A union-busting proposition
The right-wing campaign to pass Prop 32 depends on dressing up an anti-worker measure as a way to fight the influence of money on elections, explains.
WHEN CALIFORNIA residents head to the polls on Election Day, they will vote on a ballot measure aimed at silencing the political voice of organized labor. If passed, Proposition 32 would prohibit unions from using payroll-deducted funds for political purposes.
Big business and wealthy Republican big shots have poured millions into the campaign to pass Proposition 32, but they've also been careful to dress up this nakedly anti-worker legislation with populist rhetoric in order to conceal the motivations of its chief backers.
Proposition 32 is known as the "Stop Special Interest Money Now Act," as if the aim of the law is some form of campaign finance reform--which is why Los Angeles Times columnist Michael Hiltzick has attacked the measure as "the fraud to end all frauds."
Needless to say, labor leaders have been sounding the alarm about the threat posed by Proposition 32. "Everything we've won by standing together, Prop 32 threatens to take away," wrote California Labor Federation leader Art Pulaski. "They've written Prop 32 to restrict unions while including every special exemption you can imagine for corporations, Wall Street, insurance companies, real estate developers and other corporate special interests."
California's organized labor movement has a proud tradition of taking political action. From the San Francisco general strike of 1934 to strikes by longshore workers against the Iraq war, against capital punishment and in support of the Occupy movement, workers are strengthened when their workplace struggles are backed up by political demands.
In the San Joaquin Valley, where Filipino and Mexican farmworkers first formed the United Farm Workers to strike table grape growers in 1965, the labor movement followed up with a national campaign of grape boycotts. And in 1946, a strike by downtown Oakland department store clerks, most of them women, sparked the last citywide general strike in the U.S.
State legislation enacted in the late 1970s conceded collective-bargaining rights to public-sector workers--a big reason why union density in California remains at 17 percent, higher than the national average.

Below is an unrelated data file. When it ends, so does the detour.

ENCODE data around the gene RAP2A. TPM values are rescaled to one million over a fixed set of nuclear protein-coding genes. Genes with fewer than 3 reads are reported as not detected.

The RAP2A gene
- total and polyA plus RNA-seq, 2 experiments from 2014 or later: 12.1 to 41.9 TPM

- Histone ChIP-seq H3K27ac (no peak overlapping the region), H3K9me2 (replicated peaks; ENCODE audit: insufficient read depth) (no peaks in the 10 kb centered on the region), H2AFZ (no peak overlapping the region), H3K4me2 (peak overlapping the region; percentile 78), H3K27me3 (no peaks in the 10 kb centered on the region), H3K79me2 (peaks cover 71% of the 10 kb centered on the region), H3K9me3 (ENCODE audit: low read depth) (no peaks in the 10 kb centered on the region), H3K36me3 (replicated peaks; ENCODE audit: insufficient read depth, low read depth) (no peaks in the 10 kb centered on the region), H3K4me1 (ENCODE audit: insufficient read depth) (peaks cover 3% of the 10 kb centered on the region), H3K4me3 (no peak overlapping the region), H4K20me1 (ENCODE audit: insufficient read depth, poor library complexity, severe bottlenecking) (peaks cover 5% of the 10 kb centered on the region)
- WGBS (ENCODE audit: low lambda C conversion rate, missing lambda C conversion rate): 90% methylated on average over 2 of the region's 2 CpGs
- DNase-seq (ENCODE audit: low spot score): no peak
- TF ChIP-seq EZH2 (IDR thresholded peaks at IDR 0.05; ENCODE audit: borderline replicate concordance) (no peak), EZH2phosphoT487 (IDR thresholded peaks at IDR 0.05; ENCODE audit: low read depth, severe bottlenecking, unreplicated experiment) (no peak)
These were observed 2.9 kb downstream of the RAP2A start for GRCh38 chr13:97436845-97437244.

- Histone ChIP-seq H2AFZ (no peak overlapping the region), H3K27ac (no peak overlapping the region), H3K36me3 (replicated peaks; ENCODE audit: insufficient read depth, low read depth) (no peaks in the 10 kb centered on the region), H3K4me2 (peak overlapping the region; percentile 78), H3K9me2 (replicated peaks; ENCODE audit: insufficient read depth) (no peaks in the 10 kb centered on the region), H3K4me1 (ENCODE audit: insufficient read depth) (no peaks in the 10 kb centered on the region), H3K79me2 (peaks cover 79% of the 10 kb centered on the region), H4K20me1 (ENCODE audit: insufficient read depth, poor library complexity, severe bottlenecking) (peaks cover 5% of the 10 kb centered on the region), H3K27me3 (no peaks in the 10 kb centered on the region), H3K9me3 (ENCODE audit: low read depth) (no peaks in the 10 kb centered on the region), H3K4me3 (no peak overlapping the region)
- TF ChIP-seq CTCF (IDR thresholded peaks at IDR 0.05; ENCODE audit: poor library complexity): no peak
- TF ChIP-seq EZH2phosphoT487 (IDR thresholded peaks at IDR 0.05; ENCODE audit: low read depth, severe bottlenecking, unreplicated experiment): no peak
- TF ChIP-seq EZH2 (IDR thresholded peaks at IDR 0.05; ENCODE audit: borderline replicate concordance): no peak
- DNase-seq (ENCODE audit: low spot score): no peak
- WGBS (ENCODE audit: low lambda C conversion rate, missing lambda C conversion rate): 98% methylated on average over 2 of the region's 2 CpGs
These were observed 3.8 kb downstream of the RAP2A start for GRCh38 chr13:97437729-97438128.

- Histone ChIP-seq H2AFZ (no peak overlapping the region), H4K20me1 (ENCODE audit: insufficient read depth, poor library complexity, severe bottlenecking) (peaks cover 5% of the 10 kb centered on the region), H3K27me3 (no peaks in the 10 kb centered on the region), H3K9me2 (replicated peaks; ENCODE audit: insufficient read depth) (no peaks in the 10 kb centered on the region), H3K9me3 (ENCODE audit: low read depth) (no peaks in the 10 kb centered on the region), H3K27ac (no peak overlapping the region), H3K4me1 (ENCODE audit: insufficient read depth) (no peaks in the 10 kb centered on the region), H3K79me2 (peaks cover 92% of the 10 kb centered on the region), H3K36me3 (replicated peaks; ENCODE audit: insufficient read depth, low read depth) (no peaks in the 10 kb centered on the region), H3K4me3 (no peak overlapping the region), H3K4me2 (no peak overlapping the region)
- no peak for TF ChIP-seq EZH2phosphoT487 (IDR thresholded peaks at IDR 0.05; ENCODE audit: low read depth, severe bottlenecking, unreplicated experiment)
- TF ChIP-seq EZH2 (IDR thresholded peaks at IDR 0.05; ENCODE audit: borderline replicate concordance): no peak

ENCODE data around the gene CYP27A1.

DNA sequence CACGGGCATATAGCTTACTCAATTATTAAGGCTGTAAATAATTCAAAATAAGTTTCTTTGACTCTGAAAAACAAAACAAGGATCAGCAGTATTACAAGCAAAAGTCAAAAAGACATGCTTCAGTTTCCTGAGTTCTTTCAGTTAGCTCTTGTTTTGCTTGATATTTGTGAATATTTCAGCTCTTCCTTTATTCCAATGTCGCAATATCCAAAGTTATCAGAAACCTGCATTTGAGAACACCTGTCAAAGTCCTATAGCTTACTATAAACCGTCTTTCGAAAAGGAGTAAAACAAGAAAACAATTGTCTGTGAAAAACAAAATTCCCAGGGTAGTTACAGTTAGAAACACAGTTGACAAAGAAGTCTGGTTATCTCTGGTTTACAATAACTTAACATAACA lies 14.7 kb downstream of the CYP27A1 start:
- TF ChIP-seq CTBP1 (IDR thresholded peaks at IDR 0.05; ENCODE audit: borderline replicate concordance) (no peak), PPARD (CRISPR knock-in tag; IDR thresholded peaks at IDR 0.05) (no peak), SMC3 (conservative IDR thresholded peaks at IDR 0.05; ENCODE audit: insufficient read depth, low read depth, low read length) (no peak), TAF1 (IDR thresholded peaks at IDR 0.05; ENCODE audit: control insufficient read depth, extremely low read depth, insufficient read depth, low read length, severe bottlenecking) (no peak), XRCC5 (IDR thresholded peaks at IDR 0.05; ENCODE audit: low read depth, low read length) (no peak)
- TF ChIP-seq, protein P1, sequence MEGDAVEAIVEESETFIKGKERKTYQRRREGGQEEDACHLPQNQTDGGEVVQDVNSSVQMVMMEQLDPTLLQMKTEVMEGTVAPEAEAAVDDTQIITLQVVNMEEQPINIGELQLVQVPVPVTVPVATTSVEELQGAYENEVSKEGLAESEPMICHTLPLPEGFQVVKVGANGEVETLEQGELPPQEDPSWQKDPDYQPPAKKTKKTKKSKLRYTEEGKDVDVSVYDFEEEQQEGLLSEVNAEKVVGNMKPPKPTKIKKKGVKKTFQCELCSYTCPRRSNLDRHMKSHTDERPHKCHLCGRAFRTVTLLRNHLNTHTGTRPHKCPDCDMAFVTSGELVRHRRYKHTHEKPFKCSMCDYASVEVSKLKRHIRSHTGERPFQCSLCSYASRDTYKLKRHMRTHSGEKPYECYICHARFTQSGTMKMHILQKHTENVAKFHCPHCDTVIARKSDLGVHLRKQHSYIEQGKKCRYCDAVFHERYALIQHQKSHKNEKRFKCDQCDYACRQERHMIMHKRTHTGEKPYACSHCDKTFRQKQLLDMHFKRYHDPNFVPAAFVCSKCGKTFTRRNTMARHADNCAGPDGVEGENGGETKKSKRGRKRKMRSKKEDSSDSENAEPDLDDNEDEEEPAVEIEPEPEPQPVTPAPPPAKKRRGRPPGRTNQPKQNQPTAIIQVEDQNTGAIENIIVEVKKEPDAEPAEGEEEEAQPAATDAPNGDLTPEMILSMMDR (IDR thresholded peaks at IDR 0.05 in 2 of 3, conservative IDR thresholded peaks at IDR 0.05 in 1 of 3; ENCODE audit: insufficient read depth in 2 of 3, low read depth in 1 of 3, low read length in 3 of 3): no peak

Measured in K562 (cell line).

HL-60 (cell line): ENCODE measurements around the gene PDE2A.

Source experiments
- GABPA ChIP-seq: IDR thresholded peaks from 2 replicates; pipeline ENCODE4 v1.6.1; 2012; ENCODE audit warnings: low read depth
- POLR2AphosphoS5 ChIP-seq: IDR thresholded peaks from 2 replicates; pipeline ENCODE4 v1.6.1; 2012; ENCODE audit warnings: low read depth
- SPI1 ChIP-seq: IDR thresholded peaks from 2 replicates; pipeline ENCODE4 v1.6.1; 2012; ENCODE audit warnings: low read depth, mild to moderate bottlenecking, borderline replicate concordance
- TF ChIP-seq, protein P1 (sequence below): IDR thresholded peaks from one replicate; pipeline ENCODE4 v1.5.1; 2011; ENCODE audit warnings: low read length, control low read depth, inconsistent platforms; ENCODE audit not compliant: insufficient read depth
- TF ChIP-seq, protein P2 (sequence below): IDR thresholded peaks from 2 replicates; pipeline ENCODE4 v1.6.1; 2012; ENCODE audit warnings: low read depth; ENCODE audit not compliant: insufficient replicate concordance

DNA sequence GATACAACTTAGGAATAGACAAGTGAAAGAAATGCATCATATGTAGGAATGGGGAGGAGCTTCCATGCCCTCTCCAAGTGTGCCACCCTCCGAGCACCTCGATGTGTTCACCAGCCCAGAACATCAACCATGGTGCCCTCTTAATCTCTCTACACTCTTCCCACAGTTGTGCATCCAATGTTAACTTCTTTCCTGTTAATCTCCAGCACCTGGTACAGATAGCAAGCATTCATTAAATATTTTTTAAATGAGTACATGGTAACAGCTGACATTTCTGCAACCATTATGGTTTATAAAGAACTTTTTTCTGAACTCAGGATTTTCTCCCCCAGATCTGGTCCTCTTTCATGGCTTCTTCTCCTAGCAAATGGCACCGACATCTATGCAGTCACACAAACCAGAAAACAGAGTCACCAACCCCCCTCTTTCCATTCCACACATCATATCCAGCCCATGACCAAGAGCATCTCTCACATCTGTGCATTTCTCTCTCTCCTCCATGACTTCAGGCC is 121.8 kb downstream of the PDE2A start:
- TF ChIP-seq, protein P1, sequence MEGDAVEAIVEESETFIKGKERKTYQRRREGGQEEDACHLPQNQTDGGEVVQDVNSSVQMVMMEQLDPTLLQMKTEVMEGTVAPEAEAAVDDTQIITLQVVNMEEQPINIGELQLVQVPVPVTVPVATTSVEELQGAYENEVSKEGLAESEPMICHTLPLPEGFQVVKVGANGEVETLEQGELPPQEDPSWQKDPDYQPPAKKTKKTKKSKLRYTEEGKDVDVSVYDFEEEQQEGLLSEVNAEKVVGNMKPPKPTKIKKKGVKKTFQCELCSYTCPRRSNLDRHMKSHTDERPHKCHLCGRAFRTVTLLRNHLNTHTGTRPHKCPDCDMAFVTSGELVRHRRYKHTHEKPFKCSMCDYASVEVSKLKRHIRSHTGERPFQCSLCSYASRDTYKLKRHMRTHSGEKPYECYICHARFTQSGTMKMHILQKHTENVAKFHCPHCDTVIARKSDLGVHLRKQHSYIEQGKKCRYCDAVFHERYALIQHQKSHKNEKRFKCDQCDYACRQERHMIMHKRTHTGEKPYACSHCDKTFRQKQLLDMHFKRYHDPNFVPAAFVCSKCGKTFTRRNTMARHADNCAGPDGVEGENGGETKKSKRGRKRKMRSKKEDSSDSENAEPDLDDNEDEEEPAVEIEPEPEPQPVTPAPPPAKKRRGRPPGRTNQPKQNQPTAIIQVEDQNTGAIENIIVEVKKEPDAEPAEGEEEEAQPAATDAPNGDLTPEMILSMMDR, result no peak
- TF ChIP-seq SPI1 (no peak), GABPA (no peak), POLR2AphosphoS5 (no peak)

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THE CAMPAIGN for Proposition 32 is funded by organizations associated with the same billionaire brothers behind union-busting legislation that last year swept through a number of midwestern states.
Charles and David Koch, notorious for their support of Wisconsin Gov. Scott Walker's drive to strip Wisconsin public employees of their collective bargaining rights, contributed $4 million to the Prop 32 campaign through the Iowa-based American Future Fund on September 14.
More recently, the mysterious Arizona-based Americans for Responsible Leadership, which may also be associated with the Koch brothers, contributed another $11 million. Republican billionaires from across California are also contributing funds. Charles Munger Jr., the son of Warren Buffet's business partner, has contributed more than $16 million to efforts to pass the measure.
California unions defeated similar ballot measures twice before--in 1998 and 2005--by outspending opponents, and they appear to be on track for a three-peat. As of October 24, donations to the union-backed campaign to defeat Prop 32 totaled $61 million, while business-backed Proposition 32 donations totaled $33 million.
However, this time around poses new problems because Proposition 32 is deceptively written to appear as campaign finance reform. The argument in favor of Prop 32 in California's official voter guide asks voters to "cut the money tie between special interests and politicians," including this choice piece of populist fakery:
Politicians hold big-ticket, lavish fundraisers at country clubs, wine tastings and cigar smokers. Fat-cat lobbyists attend these fundraisers and hand over tens of millions of dollars in campaign contributions. Most happen when hundreds of bills are up for votes, allowing politicians and special interests to trade favors.
Sounds good, right? But the deception is that Proposition 32 would not, in fact, take money out of politics. "Proposition 32 is only posing as campaign finance reform," said Julien Ball, a San Francisco organizer with union-backed Alliance for a Better California. "It's really campaign finance reform in reverse because it applies only to workers and not the wealthy or corporations."